Often it depends upon a few very important factors as to whether vegetable gardening is a money saving endeavor or a money pit. With good soil quality, knowledge/wisdom, correct plant varieties, and hard work a person has a decent chance of saving money from gardening. Some years will be net gains and some net losses. The past couple of years were net losses for a lot of folks. But some of the previous years were net gainers, and hopefully this year will be also. (Farmers and gardeners are always optimist about the next year.)

To save money gardening must be approached as a business. Everywhere you can save money or cut costs get you closer to making the garden a financial asset versus a liability. On the other hand, there is absolutely nothing wrong with approaching gardening as a hobby with benefits. It might cost you money, but so does golf and most every other hobby. At least with gardening you get at least some return on your investment: exercise and good things to eat.


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RE: New to Oklahoma gardening and behind already

Hi Scott - I completely agree. It certainly has to do with individual circumstances as well. Since I am pretty much the only one in our household to eat from my garden, I couldn't possibly eat enough to "break-even" on what I plant. However, I like giving produce away to co-workers, family, etc., and if I didn't have a garden, I wouldn't head to Wal-Mart and buy those people produce, so it makes me feel rich in spirit to garden and give away the proceeds. In my circumstances, due to time constraints, I might have to hire more out and spend more than someone who has the time and ability to DIY everything, thus I might have more cost, too.

I have no doubt that someone else might save grocery money gardening (like okiedawn and soonergrandmom - both experienced gardeners) but I don't think most people will do it right away with so many of the start-up costs associated with getting a successful garden up and running in our climate/soil conditions - you can cut corners all you can but still have some costs, either time or money, to getting a garden started. I'm enjoying the journey and not so focused on the destination so I don't get discouraged and quit.


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RE: New to Oklahoma gardening and behind already

I do think you have to garden on a larger scale to have great financial benefits from it, and for brand-new gardeners there will be a learning curve the first few years that may limit their production. With experience, though, a home garden can become amazingly productive. It is unfortunate that start up costs can be high if you are buildling raised beds and erecting fencing or putting in a drip irrigation system, but they pay off over the years they're being used.

Still, even on a smaller scale, particularly with some cooperation from the weather, a small garden can produce a bounty of some items that are ridiculously high-priced at the grocery store, like salad greens and fresh herbs. Our winter garden produced hundreds and hundreds of dollars worth of lettuce and mesclun greens all winter long. There was so much that I fed our two dozen chickens all the fresh greens they could eat virtually every day this winter, and we were having enough rain that I hardly had to water the lettuce at all, which was a nice break from the usual routine of watering through the dry periods. Of course, some of those greens come back to us in the form of fresh eggs too. You wouldn't think a winter garden would give you a large harvest, but as long as you plant early enough in fall (or, actually, in late summer), you can harvest various greens and root crops almost all winter long.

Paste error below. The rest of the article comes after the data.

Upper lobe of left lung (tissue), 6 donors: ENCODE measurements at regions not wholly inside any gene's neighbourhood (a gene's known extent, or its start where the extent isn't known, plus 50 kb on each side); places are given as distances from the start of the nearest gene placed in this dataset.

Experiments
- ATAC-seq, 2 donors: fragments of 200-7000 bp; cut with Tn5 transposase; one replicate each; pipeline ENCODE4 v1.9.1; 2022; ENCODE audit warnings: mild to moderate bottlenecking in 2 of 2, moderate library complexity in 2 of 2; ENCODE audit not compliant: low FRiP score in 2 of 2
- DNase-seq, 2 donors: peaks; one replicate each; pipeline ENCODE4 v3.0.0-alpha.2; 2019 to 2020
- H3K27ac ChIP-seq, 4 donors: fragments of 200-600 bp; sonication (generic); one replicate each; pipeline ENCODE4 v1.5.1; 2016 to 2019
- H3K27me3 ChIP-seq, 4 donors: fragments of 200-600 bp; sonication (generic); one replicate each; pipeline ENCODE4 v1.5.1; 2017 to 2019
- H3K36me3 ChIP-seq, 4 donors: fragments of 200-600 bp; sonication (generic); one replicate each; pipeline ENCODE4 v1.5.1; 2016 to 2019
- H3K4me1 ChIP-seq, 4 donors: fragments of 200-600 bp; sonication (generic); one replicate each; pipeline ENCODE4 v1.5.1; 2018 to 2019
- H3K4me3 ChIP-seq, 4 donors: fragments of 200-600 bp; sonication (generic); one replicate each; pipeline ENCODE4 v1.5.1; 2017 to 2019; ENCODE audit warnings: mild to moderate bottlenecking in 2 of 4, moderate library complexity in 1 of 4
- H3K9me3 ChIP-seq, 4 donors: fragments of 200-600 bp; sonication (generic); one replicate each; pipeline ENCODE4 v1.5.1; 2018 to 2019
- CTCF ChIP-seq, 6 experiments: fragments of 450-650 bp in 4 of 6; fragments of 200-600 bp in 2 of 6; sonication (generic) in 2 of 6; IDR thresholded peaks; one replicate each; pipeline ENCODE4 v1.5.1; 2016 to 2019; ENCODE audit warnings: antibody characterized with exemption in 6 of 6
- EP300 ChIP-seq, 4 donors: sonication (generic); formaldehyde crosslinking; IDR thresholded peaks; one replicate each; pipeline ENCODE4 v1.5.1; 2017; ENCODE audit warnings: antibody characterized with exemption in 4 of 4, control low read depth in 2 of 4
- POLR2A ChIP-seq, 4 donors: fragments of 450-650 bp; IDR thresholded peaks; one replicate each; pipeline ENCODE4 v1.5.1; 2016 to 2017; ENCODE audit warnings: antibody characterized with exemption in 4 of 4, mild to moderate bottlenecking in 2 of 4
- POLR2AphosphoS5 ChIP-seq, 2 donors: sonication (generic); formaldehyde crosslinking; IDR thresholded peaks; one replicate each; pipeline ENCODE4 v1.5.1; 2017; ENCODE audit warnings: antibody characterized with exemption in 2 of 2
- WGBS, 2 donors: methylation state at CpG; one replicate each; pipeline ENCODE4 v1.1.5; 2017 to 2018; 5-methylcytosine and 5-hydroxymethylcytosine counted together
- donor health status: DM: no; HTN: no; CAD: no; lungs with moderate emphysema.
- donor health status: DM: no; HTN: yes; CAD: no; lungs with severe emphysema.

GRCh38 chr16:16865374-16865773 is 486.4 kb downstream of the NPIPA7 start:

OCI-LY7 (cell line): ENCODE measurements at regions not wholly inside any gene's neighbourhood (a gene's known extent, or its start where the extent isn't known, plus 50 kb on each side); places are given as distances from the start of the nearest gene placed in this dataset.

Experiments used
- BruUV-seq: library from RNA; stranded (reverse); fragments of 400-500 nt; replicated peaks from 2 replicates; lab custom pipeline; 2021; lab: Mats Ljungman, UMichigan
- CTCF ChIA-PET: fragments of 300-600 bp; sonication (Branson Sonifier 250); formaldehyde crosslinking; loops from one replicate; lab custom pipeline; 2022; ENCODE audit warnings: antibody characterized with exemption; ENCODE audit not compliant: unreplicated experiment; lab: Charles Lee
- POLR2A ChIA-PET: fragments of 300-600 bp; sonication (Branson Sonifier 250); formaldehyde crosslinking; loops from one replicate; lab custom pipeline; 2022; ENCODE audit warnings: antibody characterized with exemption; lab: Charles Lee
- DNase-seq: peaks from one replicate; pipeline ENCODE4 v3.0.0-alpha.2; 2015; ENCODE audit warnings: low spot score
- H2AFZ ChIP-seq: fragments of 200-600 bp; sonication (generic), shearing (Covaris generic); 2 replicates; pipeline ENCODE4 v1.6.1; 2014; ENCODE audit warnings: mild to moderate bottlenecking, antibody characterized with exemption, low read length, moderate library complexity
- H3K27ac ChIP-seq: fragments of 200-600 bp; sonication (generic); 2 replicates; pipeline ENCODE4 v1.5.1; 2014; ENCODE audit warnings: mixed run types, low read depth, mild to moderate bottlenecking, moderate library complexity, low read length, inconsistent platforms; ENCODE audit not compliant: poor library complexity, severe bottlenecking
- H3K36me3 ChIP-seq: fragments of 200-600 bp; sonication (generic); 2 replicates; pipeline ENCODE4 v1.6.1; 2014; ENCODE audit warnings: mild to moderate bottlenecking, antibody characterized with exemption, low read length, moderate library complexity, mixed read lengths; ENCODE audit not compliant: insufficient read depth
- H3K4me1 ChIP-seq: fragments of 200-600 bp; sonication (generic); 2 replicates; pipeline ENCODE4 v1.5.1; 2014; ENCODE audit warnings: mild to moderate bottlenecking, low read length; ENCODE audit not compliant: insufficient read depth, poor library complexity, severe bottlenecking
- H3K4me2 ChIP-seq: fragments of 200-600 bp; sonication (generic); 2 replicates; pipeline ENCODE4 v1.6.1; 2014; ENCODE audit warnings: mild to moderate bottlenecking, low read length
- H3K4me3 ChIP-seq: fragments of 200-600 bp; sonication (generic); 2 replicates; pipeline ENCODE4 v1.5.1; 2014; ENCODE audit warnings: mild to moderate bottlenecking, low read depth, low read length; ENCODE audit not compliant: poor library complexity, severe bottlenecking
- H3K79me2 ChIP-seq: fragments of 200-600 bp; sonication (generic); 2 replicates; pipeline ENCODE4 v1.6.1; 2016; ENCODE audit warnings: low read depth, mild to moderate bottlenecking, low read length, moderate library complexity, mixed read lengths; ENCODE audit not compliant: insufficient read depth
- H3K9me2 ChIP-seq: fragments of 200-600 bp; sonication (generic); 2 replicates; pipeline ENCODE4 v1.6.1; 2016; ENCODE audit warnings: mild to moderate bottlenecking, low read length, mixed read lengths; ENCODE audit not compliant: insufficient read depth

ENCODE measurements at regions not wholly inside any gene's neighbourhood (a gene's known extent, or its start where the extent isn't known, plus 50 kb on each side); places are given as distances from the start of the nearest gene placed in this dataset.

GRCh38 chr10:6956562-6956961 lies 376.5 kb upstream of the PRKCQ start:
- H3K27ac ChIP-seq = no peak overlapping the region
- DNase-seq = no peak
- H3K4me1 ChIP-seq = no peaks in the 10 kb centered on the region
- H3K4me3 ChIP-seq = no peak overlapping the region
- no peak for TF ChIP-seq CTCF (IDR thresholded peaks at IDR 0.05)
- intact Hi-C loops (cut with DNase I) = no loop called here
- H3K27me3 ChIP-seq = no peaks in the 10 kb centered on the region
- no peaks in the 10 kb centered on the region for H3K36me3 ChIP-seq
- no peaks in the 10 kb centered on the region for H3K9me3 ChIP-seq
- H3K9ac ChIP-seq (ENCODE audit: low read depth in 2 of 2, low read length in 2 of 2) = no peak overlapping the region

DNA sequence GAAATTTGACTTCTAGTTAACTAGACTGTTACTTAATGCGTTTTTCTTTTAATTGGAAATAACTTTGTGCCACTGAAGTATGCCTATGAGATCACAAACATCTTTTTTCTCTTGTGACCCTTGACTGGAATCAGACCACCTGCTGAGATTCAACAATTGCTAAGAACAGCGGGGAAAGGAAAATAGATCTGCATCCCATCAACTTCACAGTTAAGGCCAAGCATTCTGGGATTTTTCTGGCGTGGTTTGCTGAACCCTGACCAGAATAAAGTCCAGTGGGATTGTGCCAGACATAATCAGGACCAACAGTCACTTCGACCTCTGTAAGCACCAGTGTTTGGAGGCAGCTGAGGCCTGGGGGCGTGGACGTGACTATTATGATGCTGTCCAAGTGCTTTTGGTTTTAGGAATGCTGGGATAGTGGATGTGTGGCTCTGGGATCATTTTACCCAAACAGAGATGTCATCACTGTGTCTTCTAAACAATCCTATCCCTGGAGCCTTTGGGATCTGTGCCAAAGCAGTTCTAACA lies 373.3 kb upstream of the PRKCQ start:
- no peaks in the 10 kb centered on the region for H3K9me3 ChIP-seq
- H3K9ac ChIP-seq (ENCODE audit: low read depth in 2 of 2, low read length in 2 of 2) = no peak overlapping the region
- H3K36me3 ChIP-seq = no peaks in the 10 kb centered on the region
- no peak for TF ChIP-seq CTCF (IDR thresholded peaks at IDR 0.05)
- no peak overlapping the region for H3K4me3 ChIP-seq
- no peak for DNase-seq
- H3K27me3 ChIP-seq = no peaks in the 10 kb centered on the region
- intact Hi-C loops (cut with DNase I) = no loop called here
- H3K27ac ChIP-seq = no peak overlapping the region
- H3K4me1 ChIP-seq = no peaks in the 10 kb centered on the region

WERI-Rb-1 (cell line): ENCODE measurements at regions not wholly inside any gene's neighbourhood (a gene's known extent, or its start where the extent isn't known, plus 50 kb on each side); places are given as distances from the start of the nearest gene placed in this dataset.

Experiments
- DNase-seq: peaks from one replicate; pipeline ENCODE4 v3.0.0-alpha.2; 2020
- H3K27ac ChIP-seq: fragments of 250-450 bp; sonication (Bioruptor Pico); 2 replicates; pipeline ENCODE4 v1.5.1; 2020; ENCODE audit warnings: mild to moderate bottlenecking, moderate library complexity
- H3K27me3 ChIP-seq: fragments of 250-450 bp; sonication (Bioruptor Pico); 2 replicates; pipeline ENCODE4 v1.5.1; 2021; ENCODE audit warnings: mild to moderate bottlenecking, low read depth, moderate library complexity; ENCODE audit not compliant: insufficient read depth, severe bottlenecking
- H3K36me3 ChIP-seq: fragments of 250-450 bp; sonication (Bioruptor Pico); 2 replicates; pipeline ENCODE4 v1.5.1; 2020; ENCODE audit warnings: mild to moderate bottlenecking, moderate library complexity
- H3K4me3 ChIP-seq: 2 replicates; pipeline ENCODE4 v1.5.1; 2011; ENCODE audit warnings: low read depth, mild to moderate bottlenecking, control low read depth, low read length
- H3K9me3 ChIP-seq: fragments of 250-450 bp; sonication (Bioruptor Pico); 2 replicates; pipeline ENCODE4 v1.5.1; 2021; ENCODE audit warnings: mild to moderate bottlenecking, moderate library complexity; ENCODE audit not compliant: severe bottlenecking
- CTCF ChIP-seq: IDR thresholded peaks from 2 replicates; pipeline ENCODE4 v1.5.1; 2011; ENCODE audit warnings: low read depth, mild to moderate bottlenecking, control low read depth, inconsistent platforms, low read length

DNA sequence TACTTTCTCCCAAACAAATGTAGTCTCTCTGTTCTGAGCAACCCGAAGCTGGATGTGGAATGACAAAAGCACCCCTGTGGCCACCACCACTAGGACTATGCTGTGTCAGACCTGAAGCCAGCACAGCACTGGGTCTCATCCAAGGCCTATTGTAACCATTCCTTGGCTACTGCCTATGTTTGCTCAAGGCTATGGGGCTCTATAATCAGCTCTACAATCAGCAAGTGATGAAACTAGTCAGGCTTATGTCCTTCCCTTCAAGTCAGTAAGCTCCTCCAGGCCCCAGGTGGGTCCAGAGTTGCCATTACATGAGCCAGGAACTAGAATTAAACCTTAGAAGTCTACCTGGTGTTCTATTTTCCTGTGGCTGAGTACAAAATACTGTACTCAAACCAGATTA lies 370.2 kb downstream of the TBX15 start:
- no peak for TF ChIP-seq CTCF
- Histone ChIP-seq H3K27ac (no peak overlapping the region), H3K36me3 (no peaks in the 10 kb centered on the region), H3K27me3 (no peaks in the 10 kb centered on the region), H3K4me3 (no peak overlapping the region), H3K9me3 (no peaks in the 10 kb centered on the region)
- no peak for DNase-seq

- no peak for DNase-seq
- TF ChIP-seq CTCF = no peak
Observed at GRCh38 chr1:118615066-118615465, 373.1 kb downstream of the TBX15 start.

My favorite illustration of how productive a small garden can be is Rosalind Creasy's 100 square foot garden bed. She decided to track the costs and harvest from a 100 square foot bed and then she wrote about it. Granted, she is in a different climate from ours but I think that with careful planning and cooperative weather, any of us could raise just as many pounds of produce in a 100 square foot bed. I'll link an article about her 100 square foot bed below.

I never approach gardening as a money-saving proposition because some years it might not be one. However, in other years, we definitely save more than we spend. Last year was one of those, and the harvest was about as good as it gets. We still have hundreds of jars of canned food from the garden and the freezer is still half-full. We need to get busy eating more of that food from the freezer or I won't have any place to put this year's excess. I do think too many new gardeners have high expectations of high harvests, and the high harvests tend to come as you gain experience in dealing with the weather and pests.